Opinion: The rise of the female cartoonist

Female comedians and cartoonists are nothing new, but it hasn’t always been easy for women to make headway in what has been a male-dominated arena. Times seem to be changing though – at last year’s Edinburgh Fringe two of the three Edinburgh Comedy Awards were won by women and women took the two top spots in the newcomer’s competition. But what about on greeting cards?

Annie Tempest’s Tottering By Gently is one of the best-selling ranges for Peartree Heybridge.
Annie Tempest’s Tottering By Gently is one of the best-selling ranges for Peartree Heybridge.

Mike Partridge, managing director of Peartree Heybridge, has been publishing humorous cards for over 20 years, including Camilla & Rose (by Sarah Boddy), Tottering by Gently (from Annie Tempest) and Spring Chicken (from the late Bev Williams). These three – all by women cartoonists – are three of the company’s most popular ranges. He explains why he thinks the cartoons strike a chord: “To some extent the situations are either autobiographical and/or the result of the powers of observation. They are not fantasy. They are based on real life. These artists are women, drawing cartoons for other women. Customers can personally relate to the situations and it feels like the artist knows a little bit about your life.”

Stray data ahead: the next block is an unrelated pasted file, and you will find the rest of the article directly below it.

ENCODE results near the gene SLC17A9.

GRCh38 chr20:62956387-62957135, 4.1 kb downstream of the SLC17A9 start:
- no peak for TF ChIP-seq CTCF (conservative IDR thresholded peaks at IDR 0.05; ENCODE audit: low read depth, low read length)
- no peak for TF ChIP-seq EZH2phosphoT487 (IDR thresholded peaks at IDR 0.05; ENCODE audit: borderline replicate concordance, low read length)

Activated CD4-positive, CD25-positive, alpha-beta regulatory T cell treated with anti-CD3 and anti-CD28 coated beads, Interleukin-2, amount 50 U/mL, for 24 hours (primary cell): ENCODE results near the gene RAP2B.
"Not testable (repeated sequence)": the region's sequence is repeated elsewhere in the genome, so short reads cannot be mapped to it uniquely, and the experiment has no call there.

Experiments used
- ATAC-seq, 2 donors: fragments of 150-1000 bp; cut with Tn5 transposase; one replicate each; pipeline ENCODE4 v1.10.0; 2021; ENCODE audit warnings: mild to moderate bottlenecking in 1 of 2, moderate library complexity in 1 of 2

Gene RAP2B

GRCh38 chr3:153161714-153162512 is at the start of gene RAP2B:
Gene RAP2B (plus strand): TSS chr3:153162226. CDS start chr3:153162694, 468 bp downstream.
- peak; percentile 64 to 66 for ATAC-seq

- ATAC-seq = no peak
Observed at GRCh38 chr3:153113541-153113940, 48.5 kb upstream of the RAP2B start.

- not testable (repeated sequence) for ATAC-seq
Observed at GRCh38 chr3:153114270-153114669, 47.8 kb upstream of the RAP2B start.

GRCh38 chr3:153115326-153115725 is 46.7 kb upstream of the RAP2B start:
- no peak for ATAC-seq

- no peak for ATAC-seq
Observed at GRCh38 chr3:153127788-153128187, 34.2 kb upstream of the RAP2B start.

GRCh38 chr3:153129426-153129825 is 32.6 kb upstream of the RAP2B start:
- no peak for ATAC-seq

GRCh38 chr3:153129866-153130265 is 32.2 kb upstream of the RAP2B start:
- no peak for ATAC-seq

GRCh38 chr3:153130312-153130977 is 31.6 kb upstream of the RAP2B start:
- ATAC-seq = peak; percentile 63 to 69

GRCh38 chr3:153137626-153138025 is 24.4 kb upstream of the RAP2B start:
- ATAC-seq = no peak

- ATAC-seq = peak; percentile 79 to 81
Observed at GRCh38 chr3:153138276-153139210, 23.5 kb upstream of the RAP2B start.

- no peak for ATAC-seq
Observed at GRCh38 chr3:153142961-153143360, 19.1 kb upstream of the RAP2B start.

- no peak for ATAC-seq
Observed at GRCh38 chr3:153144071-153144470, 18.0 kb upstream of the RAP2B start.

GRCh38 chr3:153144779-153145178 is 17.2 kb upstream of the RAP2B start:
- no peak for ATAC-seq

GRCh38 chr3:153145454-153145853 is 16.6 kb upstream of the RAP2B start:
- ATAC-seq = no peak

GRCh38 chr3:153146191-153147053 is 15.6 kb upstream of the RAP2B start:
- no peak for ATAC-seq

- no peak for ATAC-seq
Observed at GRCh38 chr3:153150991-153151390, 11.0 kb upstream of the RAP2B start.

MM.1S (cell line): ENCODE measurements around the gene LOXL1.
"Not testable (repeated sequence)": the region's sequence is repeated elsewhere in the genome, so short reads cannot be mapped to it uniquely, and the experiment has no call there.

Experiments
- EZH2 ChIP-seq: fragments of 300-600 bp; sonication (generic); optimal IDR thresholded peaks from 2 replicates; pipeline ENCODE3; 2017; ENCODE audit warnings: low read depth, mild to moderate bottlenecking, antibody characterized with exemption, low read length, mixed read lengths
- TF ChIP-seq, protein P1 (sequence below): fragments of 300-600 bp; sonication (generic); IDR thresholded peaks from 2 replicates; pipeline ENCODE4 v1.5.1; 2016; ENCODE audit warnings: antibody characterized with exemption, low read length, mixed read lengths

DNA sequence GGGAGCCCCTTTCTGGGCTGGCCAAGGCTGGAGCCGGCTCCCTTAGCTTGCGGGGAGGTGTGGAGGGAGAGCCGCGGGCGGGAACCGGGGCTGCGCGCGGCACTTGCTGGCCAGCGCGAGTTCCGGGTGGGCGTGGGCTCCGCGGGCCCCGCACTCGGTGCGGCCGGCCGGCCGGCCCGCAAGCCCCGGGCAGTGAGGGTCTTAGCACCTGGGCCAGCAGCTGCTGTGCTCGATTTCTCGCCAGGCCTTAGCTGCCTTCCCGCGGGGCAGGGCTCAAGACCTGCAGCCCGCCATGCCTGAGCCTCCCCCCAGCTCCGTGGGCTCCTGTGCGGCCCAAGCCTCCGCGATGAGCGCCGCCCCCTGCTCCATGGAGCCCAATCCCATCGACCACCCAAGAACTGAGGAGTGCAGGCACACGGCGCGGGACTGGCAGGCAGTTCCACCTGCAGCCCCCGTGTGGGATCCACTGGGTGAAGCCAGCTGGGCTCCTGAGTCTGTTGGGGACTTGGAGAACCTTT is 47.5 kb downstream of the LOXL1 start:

Bev Williams passed away at the end of 2016, but her Spring Chicken range is still one of top sellers for Peartree Heybridge.
Bev Williams passed away at the end of 2016, but her Spring Chicken range is still one of top sellers for Peartree Heybridge.

The customer-base for these products tends to be an older audience, as Mike puts it: “the middle-classed ladies that lunch. They are buying these cards for their friends of a similar age. The bulk of the cards we sell are blank cards. We know our customers buy on impulse, not necessarily for a particular friend, but just to put away for when a card is needed.”

These three ranges sell well year-in, year-out as every year more women fall into the category that these cards appeal to. “Our product appeal is for that older audience and we know our audience very, very well,” says Mike. “They are affluent, articulate and have time on their hands.”

One of the first designs Sarah Boddy did for Camilla & Rose around 15 years ago is still one of the best sellers.
One of the first designs Sarah Boddy did for Camilla & Rose around 15 years ago is still one of the best sellers.

As to why the cartoons have stood the test of time, Mike thinks it is quite simple: “The types of issues that were affecting women 10 or 20 years ago are still affecting them today. All those things about getting older are just as funny today as they were years ago. Women are much better at laughing at themselves than men are. As men age they get tight-lipped about being older. Women see the funny side.”

Read the rest of the article about Funny Women in the Humour supplement out with the May issue of Progressive Greetings magazine next week.

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